Language use on the Internet, including the use of acronyms, has given rise to the study of “Internet linguistics,” which focuses on emerging linguistic styles and forms under the influence of CMC, as advocated by linguists such as David Crystal (2001/2006). In particular, the use of taboo language on the Internet is of considerable interest to sociolinguists. Typically taboo subjects are associated with "the creator of life, the beginning of life, and the end of life; that is God, sex and death" (Shipley, 1977, p. 153), which may lead to prohibitions on certain linguistic expression. Accordingly, taboo language typically references bodies and their effluvia, organs and acts of sex, disease/death/killing, naming/addressing/touching sacred beings, and even food gathering and consumption, which “arise out of social constraints on the individual’s behavior where it can cause discomfort, harm, or injury,” putting the speaker at a metaphysical, moral, or physical risk (Allan & Burridge, 2006, p. 1). Jay (2009, p. 155) states that taboo language exists and persists because taboo words can “intensify emotional communication to a degree that non-taboo words cannot.” A study of the use of English taboo language in CMC by Al-Sa’Di and Hamdan (2005) examined the frequency of taboo words in a corpus of 20 natural-occurring synchronous interactions in English. The results confirmed the researchers’ initial hypothesis that a sample is perceived as “dreadfully lecherous” if one taboo word occurs in at least every 10 sentences. Some researchers also believe that Internet users tend to use more taboo language than they do offline, because anonymity can give voice to constrained emotions or personalities (Zhou, 2010).

General categories of taboo language have been proposed by Jay (1999), Battistella (2005), and Zhou (2010). One of their common findings is that different categories of taboo language often overlap, and there is little agreement on how taboo language should be categorized. This is because the actual use of taboo words is by and large culture-bound, and what is considered an insult in one language may sound benign in another. As Allan and Burridge point out, “nothing is taboo for all people, under all circumstances, for all time” (p. 9). For example, “his mother’s” is one of the most common insults in Mandarin Chinese, but to native speakers of English it may sound rather absurd as an insult. The types of Internet taboo language that I have selected for the purpose of this study fall into three categories: insults, sexuality-related phrases, and politically sensitive phrases.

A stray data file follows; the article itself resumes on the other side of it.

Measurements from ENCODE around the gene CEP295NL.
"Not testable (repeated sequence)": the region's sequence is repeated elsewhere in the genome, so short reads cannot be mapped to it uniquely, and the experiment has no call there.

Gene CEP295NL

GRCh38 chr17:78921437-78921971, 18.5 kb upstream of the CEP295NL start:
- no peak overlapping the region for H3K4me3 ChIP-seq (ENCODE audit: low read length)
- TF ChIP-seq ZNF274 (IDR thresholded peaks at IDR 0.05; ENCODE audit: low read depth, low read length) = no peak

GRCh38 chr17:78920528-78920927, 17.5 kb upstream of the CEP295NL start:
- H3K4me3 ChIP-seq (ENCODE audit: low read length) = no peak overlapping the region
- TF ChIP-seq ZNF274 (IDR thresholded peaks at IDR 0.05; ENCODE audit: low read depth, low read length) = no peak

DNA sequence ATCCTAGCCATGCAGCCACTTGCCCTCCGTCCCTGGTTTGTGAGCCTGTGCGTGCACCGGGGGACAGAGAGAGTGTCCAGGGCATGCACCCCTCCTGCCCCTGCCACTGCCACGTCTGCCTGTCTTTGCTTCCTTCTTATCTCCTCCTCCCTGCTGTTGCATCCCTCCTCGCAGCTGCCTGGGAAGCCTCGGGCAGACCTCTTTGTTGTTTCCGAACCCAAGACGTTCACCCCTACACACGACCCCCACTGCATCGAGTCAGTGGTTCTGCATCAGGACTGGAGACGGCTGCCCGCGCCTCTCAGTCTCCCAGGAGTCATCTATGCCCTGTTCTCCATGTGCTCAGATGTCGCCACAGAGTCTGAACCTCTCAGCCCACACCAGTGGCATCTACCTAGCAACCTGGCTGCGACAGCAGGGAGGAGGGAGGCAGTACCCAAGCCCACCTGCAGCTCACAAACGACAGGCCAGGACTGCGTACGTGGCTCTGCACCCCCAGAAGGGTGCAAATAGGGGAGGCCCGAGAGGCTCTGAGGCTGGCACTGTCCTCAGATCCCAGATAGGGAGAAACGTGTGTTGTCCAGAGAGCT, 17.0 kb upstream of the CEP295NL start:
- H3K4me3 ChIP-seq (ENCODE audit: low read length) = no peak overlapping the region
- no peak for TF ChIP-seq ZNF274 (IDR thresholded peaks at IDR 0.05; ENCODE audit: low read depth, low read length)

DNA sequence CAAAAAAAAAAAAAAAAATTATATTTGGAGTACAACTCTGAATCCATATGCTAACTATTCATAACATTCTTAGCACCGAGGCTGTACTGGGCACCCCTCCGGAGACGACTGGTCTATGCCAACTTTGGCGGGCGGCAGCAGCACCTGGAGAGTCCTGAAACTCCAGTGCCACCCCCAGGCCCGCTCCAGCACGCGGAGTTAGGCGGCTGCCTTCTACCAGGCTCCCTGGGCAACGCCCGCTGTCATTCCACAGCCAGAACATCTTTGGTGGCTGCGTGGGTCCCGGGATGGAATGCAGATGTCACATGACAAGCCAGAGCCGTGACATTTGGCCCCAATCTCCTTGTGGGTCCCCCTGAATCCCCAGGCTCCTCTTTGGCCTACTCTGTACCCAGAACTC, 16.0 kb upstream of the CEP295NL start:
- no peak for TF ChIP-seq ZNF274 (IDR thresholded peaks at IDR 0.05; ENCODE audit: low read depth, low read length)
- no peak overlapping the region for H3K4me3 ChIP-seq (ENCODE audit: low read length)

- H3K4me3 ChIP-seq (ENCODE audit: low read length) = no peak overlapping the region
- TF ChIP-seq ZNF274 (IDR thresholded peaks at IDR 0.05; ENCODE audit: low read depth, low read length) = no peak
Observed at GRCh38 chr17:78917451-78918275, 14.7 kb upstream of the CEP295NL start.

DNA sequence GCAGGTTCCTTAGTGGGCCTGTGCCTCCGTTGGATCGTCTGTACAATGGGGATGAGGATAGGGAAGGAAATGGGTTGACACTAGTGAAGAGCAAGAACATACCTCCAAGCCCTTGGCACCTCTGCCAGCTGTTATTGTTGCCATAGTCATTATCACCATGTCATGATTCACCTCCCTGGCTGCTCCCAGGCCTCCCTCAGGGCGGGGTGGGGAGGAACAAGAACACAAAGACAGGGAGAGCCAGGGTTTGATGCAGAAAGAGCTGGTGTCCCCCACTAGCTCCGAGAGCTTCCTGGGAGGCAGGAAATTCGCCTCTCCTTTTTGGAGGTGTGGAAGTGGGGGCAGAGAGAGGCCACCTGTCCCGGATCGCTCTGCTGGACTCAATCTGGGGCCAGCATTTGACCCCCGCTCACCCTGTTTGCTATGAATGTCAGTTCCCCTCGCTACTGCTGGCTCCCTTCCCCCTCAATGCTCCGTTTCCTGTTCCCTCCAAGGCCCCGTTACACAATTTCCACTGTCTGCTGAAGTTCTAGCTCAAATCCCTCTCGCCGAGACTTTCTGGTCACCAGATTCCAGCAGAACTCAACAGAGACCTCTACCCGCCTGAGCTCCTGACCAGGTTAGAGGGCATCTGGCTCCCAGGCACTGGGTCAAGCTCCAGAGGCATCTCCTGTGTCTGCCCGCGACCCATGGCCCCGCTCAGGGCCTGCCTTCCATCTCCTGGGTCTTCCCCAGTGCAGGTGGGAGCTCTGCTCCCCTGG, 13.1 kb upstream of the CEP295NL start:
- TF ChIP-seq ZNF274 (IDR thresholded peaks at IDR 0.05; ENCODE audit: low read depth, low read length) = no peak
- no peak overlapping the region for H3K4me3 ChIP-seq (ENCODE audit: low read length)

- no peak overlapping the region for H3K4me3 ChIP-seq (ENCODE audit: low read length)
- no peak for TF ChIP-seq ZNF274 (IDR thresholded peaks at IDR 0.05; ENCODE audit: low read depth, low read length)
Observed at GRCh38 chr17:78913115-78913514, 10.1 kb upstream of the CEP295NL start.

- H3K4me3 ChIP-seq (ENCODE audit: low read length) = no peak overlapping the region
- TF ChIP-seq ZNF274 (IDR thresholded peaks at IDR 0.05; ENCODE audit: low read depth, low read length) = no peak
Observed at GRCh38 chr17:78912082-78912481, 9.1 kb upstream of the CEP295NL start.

Internet users in Mainland China employ various linguistic strategies to “organize online interaction and defy Internet censorship” (Yuan, 2011, p. 266). Use of Pinyin acronyms is a strategy for expressing taboo language on the Chinese Internet. Cognitively, this means of producing taboo language can be related to cross-language transfer. Pavlenko’s (2006) studies show that people report stronger emotional intensity when “using taboo words in their first language” as compared to their second language, or in a linguistic system they are much less familiar with (p. 259). Pinyin as a Romanized system that represents the pronunciation of Mandarin Chinese is distant from the Chinese writing system, which is fundamentally logographic and does not attempt to represent the sounds of logograms. Because Pinyin uses the Latin alphabet, acquiring Pinyin is similar to learning a “second language” in terms of its writing system. Taboo language is said to be used to “to express frustration or to otherwise vent emotionally,” and its effect may be related to the linguistic form it takes (Moore, Bindler, & Pandich, 2007). Pinyin acronyms take a different linguistic form from Chinese characters; they use letters from the Latin alphabet to replace Chinese characters, resulting in a visual distancing between the taboo words and the Internet users. Therefore, Pinyin acronyms may ease the tension that is normally aroused by taboo language when it is written in Chinese characters.